Fine, you say: we’ll compress the data. And I’ll say: there is no lossless compression. Every method you use will have some effect— and could change the taste. Make enough compromises and yeah, replicator food sucks.

Now, I’m happy to grant that compression can be done. But a lot of thinking about this will be due to analogies that don’t apply here— namely, our experience compressing visual and auditory data. It’s pretty easy to fool the eye and the ear with low-res data. How much of that applies to taste and smell is another matter. (A lot of biological processes, including these, depend on recognizing large molecules; you can’t depend on macro-level fakery. That’s one reason making fake meat is so hard.) And again, satisfying the digestive system is even harder.

Edit: Compression can be lossless if the data is strongly patterned. E.g. an entry in the Library of Babel that consists entirely of the letter “e” can be precisely described in a few words (I just did it). But complex biological material (a.k.a. “food”) isn’t strongly patterned in that way.

Suppose you can compress the recipe a thousandfold: you can store the recipe for a pound of beef in 1022 atoms. Great! Now you can store a thousand variants of the recipe in a pound of computronium, a thousand recipes still weigh half a ton. How many replicators did you want in your starship, by the way…?

OK, we compress it a millionfold! Just 1018 atoms per recipe. That’s just a pound of computronium for a thousand dishes with a thousand variants each. Good enough for government work! Only… come on. You can’t just say you’ll keep 1 bit in 1,000,000 and claim that the loss is undetectable. Some people will insist on this, but I call this an instance of engineer’s disease: a certain type of nerd thinks that their tech solution cannot fail, an optimism belied by fifty years of engineering experience.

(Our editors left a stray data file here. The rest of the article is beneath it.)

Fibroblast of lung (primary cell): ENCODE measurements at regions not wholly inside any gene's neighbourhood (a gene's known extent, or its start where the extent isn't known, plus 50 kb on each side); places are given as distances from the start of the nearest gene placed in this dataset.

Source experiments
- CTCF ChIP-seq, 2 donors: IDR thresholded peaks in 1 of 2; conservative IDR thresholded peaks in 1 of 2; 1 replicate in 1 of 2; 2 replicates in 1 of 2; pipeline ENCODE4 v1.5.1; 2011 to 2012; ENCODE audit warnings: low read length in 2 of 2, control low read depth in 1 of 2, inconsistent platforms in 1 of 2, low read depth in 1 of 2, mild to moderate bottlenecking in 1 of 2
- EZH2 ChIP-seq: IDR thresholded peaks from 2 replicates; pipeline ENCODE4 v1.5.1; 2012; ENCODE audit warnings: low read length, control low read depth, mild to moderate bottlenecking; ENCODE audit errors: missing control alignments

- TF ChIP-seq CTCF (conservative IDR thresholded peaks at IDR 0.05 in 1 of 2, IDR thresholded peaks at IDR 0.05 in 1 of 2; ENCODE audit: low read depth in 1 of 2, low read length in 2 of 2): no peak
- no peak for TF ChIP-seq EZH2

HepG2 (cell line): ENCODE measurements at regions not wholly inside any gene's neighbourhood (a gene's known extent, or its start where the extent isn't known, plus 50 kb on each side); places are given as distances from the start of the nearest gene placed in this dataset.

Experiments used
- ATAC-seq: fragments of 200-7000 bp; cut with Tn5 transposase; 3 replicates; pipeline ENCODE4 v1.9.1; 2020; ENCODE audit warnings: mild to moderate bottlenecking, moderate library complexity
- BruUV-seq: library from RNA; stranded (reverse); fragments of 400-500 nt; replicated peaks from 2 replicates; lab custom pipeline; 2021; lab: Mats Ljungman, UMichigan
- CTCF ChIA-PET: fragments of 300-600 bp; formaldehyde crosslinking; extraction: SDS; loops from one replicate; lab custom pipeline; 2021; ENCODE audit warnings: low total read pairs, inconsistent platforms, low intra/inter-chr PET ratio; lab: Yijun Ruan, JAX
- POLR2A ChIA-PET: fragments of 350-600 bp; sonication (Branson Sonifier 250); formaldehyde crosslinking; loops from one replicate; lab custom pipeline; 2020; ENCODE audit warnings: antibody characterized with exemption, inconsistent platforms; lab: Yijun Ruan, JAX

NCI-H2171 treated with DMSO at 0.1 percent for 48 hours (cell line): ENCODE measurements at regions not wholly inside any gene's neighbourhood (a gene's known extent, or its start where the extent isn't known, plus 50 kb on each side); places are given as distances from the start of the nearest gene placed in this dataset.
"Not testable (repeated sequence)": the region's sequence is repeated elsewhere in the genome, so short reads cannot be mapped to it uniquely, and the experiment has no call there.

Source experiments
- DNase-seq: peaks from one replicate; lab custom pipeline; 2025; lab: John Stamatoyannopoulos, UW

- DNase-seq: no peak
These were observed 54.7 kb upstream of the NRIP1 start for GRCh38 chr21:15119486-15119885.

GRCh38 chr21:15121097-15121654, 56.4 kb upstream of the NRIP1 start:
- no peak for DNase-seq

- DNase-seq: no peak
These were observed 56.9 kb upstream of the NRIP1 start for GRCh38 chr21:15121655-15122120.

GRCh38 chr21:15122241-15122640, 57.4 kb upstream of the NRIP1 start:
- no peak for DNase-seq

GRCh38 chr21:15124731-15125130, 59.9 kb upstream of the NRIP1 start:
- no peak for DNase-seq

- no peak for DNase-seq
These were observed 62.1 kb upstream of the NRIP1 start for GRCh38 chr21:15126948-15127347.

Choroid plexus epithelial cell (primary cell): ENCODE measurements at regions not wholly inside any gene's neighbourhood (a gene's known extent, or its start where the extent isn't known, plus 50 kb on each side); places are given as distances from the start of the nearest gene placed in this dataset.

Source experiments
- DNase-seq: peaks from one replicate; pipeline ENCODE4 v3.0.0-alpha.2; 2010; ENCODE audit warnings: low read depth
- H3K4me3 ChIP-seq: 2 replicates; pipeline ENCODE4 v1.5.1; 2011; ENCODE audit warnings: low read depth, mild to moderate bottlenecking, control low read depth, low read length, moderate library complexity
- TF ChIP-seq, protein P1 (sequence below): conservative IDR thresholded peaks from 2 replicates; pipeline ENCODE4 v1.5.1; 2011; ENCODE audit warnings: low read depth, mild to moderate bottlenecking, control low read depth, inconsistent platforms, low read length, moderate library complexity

(Also, please don’t quibble over the portion size. You could store 1 cm3 of beef instead and save a couple of orders of magnitude. Only, one, building food out of 1 cm3 cubes will definitely be noticeable. And two, I could easily increase thousand recipes by several orders of magnitude too— that was just a simplification for ease of calculation. The Joy of Cooking contains 4500 recipes, and it’s hardly the last word on food. And Star Trek ships include people not only from every human culture, but from other biospheres and other species.)

All this shed some light, I think, on why Star Trek transporters can’t be used to store multiple backups per person, create endless clones, etc. A person takes 1027 atoms to store— the same weight as a person. (You want that data compressed? And then you’re gonna cheerfully step into that machine?) This would explain why (as one Metafilter user points out) during one ST transporter malfunction, storing all the person-data completely overwhelmed the ship’s computers. Transportation cannot be a matter of reading the data, storing it in some mega-compressed form, beaming it somewhere, and 3D-printing it. The best way of storing those 1027 atoms is to use those very atoms. They’re transformed into plasma beams or whatever tech-gobbledygook you want, but they continue to be 1027 atoms, and they’re physically moved to the destination.

Oh, one more thought experiment for you. You go into the transporter carrying a portable food replicator— whose core is a pound of computronium. As we’ve established, every atom in a recipe is important: this data has been compressed as far as it can be. Does the replicator still work after you’ve been transported? Does it work well? Analogies based on JPGs won’t help you here!